Autumn in the North Cemetery.

Sixty miles west of Boston, Massachusetts there is the small New England town of Sturbridge. Located at the junction of I-90 (The Mass Pike), and I-84 it has become known as the "Crossroads of New England". The town was first settled over 300 years ago, and like other small New England towns it has grown just enough over the years to be in a difficult place today. How do we embrace the future without forgetting how we got to our present? How do we attract the right kind of growth, and maintain who we are? And, what about our culture out here in Central Massachusetts?

These pages will cause one to think about how to protect what we have, our future direction, and how to move on in the very best way.

Those thoughts, and other ramblings, will hopefully inspire more thought, conversation, action, and occasionally a smile...

...seems to be working so far

Monday, August 1, 2011

Honoring Those That Served Also Means Honoring Their Wishes

In response to a presentation to the Sturbridge Board of Selectmen on July 25, 2011, and reprinted on page 4 of  last weeks Town Common.
I believe it was always spoken of as The Veterans Monument.  A memorial is across the street.  Those that wanted the plaques removed from inside the Town Hall were quite specific about the difference between a memorial, and a monument.  It may have been misspoken by some in town, but not consistently, and not by those that were involved.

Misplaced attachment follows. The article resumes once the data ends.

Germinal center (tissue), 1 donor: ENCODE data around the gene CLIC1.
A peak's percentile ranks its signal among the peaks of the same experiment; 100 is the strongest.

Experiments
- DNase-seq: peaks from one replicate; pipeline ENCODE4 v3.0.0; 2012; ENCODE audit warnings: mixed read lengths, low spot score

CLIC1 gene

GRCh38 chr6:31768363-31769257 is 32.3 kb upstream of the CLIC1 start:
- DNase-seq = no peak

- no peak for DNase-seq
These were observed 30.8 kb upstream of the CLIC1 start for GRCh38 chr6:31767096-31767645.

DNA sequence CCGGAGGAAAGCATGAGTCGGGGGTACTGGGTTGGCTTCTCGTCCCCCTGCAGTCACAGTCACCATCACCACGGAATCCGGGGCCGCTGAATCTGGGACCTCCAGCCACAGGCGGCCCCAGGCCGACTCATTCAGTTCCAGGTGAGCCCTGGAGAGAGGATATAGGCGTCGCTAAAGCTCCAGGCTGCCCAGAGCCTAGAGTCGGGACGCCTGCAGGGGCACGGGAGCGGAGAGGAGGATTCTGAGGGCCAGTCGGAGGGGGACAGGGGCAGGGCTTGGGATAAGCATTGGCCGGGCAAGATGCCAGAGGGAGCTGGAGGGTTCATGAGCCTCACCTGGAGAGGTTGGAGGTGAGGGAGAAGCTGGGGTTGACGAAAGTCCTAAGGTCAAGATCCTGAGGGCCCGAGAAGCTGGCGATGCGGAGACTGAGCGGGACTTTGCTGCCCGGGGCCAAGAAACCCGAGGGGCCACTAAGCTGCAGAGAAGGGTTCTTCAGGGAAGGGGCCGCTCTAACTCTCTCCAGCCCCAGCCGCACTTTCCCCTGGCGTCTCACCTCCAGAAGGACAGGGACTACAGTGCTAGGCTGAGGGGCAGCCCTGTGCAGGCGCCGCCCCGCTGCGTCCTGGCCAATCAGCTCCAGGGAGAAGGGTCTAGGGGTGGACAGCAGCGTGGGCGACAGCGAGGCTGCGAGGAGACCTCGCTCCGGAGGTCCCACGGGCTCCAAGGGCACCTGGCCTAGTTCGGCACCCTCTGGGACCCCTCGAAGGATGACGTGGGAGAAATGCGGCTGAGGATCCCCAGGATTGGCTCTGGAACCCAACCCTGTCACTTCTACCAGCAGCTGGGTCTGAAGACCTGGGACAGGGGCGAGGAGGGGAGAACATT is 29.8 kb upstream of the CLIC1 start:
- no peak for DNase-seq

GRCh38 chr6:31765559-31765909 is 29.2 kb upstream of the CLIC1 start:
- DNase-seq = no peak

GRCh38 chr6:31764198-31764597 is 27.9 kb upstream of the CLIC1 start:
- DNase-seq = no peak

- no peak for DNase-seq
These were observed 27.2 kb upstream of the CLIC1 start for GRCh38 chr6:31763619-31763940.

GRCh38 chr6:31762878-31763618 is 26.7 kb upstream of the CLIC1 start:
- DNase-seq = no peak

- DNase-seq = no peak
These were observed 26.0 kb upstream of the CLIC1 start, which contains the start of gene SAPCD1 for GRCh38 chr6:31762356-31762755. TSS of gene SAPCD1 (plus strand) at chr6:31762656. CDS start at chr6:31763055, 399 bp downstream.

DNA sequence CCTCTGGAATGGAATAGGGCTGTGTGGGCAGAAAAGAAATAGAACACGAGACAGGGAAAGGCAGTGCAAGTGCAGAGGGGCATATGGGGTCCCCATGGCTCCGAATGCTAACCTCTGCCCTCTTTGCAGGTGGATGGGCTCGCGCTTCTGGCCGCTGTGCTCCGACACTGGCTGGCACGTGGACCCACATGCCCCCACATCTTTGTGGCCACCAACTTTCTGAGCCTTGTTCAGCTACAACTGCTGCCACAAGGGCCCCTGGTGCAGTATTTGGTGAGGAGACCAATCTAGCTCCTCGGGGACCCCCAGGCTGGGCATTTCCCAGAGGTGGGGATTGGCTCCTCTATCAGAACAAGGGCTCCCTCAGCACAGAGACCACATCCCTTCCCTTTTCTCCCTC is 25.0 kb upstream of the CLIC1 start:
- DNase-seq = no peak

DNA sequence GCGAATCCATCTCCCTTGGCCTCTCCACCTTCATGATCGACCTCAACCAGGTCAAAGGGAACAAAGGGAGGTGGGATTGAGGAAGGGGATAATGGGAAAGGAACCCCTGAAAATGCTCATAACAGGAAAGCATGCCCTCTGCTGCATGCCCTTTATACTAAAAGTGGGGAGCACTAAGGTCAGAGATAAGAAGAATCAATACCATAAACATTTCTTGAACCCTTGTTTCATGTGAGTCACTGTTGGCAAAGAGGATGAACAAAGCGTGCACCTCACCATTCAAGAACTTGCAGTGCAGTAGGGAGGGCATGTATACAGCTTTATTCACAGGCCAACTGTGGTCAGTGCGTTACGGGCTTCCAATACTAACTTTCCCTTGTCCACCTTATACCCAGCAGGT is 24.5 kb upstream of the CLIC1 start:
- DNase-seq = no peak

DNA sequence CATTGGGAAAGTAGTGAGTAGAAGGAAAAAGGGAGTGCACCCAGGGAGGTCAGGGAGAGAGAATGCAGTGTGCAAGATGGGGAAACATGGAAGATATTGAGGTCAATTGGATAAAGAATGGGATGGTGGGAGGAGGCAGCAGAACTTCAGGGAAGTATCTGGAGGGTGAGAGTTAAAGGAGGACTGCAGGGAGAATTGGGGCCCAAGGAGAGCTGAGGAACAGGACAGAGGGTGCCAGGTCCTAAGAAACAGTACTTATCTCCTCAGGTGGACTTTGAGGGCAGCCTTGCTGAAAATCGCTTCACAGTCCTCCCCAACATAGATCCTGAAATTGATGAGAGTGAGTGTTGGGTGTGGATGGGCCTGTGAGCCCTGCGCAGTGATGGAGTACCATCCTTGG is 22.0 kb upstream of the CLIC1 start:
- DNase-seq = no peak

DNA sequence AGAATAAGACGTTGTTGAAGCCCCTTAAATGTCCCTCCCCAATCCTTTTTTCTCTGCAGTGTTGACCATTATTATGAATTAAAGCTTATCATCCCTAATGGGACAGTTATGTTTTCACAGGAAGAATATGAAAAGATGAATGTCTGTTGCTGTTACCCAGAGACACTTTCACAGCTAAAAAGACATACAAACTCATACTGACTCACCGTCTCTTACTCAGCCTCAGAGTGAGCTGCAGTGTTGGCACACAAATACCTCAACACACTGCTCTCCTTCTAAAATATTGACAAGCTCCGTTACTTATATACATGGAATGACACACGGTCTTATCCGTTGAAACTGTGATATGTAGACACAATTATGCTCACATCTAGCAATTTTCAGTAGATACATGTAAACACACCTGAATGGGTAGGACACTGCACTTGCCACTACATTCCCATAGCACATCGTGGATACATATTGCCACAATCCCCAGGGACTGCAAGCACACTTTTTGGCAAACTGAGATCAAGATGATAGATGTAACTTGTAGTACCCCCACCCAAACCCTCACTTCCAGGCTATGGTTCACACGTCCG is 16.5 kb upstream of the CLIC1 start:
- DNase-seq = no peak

It is a monument to those that served, the ones we call veterans.   A Veterans Monument.  It is a monument to their service.  Those that view the monument acknowledge those that did serve by saying to themselves, or softly aloud, thank you.

That's the sole purpose of this Veterans Monument, to acknowledge those that served to protect us.

This is how Sturbridge chose to acknowledge their sons and daughters that served in any "era".    Most may not have landed at Iwo, or fought in the Aleutians, been aboard a boat on the Mekong, invaded Iraq, or experienced frost bite during a Korean winter.  Most may have served stateside, an office in Saigon, or boat yard in Quincy, yet they served.  They are veterans.

I don't think any one veteran ever asked to be honored on a bronze plague.  The town chose to do so.

The Town of Sturbridge chose to honor its veterans in this manner, on bronze set in stone, outside our most important building in our town.  All the veterans want is to be included in the decisions regarding their monument, and above all, for their monument to be returned to where it was before the restoration of the town hall began.  Where it had been for years, and years.  It is just that simple

Simple requests, and ones that don't require a whole bunch of discussion concerning who served when, and where they served, and are they truly war veterans.

One more thing, your name may not be on "no monument anywhere", and you "like it that way", but your entire previous paragraph outlining just who you were in the military, where you served, and your accomplishments is a monument to your incredible service, and for that, I say, "Thank you".

Don't ever let anyone move your "monument", or take anything away from it, and above all,  prevent you from sharing it.  You deserve the acknowledgment, and the thanks, as do our Sturbridge veterans.

1 comment:

    Way to go! We chose to honor all who were under command during war time to do whatever it took to protect and defend this country. Yes, even those Mr. Burns puts down, like those who had to mop up back in the states. They gave themselves to their country and their country chose what they would do. Beside, they were/are our own Sturbridge citizens and we love them all. We erected a monument outdoors. No one had the right to remove it the way they did.


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